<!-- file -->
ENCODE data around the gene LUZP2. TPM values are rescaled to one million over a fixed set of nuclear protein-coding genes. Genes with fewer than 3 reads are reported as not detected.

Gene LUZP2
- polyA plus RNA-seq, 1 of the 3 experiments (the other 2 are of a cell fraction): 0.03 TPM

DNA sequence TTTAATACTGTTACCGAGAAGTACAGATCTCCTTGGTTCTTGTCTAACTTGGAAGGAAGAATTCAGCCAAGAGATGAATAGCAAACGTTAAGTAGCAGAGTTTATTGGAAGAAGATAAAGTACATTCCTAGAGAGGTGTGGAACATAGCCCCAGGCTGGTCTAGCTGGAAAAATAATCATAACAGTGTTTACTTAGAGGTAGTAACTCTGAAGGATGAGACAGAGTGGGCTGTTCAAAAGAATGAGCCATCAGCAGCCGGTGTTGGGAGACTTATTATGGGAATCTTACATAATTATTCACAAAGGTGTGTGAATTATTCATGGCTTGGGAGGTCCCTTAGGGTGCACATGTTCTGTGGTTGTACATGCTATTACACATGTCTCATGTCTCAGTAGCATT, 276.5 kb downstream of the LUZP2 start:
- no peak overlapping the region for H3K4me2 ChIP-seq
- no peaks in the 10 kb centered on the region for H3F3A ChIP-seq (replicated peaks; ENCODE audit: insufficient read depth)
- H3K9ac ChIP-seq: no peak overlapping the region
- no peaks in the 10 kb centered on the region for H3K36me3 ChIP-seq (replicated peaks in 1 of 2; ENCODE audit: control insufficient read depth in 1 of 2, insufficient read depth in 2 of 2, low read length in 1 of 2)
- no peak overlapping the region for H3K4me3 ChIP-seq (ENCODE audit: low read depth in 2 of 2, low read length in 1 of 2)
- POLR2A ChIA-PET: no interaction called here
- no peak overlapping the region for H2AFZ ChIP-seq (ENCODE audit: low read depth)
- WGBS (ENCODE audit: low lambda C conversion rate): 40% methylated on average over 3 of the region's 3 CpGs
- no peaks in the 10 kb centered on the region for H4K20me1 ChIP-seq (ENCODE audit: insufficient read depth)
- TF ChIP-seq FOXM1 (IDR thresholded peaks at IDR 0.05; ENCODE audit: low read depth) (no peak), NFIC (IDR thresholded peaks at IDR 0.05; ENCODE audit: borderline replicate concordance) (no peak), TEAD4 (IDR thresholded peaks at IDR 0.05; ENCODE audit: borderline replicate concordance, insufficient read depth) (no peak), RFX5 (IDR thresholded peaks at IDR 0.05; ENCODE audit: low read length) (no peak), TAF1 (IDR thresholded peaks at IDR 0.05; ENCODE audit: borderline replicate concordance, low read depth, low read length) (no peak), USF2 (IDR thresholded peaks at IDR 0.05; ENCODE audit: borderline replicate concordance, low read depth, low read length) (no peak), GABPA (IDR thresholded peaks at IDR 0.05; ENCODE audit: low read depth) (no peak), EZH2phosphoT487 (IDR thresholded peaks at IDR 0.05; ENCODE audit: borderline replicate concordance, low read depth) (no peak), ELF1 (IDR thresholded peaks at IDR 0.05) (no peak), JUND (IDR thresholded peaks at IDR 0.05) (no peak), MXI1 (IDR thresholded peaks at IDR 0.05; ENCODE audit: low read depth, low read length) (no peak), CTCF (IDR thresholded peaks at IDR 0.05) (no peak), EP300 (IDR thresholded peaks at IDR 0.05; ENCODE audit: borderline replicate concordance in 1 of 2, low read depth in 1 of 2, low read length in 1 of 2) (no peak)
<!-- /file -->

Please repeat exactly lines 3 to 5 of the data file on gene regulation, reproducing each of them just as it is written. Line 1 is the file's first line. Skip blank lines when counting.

- polyA plus RNA-seq, 1 of the 3 experiments (the other 2 are of a cell fraction): 0.03 TPM

DNA sequence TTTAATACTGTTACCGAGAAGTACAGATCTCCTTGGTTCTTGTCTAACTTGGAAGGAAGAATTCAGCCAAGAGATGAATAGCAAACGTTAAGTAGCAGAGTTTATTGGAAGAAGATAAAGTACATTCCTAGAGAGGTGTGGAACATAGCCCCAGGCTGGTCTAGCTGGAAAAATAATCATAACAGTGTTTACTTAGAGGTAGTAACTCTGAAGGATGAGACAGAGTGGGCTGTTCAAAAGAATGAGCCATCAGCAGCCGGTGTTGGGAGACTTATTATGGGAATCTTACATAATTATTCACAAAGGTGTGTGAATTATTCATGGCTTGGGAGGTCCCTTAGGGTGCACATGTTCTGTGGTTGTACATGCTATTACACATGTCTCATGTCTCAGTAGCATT, 276.5 kb downstream of the LUZP2 start:
- no peak overlapping the region for H3K4me2 ChIP-seq